|17||Spring 2010|| Knox, Marisa Palacios
|TTh 2-3:30||225 Wheeler|| Reading and Composition
Jane Austen, Northanger Abbey; Charlotte Brontë, Jane Eyre; James Weldon Johnson, The Autobiography of an Ex-Colored Man; Horace Walpole, The Castle of Otranto.
The plot of many works of fiction is often that of a secret being gradually revealed to the reader. This course will examine texts in which characters conceal things from each other, from the most mundane motives to the darkest Gothic sins of the past. We will also trace the methods in which a secret is uncovered, whether by accidental revelation or deliberate detection. Expanding our focus outward, we will examine the expectations of genre created by these texts in engaging the question of how the ability of protagonists to “read” certain clues is connected with the reader’s experience with and understanding of the narrative.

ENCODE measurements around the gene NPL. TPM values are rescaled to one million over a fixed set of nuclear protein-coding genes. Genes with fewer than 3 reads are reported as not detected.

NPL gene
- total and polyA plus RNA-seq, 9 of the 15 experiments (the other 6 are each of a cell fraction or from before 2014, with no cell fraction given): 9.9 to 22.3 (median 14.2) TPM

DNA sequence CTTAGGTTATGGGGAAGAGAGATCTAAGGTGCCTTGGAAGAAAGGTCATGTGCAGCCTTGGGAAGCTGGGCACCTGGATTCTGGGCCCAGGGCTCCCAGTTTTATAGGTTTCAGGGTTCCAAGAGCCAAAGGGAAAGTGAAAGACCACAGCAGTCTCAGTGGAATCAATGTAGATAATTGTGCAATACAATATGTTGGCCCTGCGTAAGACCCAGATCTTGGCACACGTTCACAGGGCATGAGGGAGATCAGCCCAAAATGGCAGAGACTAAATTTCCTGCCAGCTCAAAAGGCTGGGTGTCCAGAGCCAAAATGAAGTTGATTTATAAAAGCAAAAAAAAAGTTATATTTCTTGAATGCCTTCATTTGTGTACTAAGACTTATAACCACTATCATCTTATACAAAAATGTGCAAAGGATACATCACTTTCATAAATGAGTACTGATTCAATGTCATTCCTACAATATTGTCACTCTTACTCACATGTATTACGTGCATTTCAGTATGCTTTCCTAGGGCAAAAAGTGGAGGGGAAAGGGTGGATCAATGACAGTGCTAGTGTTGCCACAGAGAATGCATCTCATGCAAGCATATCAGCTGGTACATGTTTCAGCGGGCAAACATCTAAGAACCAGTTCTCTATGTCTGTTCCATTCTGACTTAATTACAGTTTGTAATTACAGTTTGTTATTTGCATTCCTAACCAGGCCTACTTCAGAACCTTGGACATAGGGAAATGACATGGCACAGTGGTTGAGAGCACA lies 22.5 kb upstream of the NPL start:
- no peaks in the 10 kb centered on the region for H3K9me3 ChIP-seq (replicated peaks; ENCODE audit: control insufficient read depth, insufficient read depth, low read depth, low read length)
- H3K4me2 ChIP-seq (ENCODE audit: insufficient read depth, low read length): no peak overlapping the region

As we apply our own reading resources to analyzing texts built upon strategic obscurity, the class will continuously work on developing the ability to write with clear exposition and argumentation. In order to expand and integrate these arguments within a larger intellectual context, students will cultivate their own sleuthing skills in learning and deploying methods of research through periodic assignments. Students will ultimately apply these practices in writing and revising three papers of increasing length, ranging from three to ten pages.